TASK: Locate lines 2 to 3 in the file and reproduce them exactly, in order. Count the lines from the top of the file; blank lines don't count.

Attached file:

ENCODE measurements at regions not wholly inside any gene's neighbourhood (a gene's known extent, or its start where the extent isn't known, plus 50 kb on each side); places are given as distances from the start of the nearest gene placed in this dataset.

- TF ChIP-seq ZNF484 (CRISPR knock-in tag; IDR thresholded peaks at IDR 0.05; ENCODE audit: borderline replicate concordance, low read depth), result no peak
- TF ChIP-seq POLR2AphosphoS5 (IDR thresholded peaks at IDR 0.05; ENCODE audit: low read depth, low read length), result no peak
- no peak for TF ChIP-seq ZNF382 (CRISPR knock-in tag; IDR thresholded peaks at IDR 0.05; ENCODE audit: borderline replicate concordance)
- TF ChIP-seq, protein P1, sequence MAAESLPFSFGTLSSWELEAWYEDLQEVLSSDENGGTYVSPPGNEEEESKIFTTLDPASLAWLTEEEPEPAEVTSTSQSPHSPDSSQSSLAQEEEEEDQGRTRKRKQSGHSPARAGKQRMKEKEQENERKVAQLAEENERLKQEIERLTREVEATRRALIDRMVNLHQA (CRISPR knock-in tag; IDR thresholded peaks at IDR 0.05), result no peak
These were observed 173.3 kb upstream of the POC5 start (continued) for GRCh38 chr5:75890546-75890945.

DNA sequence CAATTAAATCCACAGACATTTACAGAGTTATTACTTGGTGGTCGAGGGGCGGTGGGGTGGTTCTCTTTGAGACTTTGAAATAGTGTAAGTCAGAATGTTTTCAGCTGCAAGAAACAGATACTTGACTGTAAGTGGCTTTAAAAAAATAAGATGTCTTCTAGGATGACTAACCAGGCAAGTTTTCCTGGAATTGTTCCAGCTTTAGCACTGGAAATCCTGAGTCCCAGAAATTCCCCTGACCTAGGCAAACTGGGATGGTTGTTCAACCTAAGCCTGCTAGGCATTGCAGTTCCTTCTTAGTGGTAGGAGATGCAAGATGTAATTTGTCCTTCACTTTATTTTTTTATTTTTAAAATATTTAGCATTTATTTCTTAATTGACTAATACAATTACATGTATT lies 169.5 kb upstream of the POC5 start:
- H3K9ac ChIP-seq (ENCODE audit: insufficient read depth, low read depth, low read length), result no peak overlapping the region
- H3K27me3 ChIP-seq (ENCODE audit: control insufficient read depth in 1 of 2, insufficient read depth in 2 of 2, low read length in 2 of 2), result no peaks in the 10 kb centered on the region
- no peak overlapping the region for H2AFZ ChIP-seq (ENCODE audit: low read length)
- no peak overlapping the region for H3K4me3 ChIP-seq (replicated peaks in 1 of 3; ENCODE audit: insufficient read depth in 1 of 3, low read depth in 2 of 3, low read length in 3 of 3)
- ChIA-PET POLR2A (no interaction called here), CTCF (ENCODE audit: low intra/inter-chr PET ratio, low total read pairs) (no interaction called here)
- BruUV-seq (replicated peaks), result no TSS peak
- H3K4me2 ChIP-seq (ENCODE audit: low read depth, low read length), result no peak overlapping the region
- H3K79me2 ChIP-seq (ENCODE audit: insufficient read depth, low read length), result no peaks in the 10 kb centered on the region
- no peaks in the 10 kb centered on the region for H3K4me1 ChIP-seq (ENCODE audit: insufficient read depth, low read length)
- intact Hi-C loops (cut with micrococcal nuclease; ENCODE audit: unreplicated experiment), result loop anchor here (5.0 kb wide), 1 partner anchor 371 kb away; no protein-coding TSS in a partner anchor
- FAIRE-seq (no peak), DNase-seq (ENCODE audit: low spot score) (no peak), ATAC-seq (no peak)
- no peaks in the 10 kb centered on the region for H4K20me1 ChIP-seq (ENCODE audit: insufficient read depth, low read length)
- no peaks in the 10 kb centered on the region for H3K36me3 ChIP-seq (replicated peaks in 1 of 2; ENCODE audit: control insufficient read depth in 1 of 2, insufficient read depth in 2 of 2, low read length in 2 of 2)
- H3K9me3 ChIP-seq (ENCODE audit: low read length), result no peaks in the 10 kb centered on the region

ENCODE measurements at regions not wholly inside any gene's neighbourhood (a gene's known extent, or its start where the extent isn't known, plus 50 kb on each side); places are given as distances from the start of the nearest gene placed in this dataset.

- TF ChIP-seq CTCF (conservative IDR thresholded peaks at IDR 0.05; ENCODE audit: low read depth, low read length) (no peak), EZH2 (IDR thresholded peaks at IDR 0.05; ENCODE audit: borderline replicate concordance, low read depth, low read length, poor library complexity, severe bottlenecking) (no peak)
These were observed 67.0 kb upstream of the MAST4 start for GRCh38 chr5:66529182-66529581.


- TF ChIP-seq ZNF484 (CRISPR knock-in tag; IDR thresholded peaks at IDR 0.05; ENCODE audit: borderline replicate concordance, low read depth), result no peak
- TF ChIP-seq POLR2AphosphoS5 (IDR thresholded peaks at IDR 0.05; ENCODE audit: low read depth, low read length), result no peak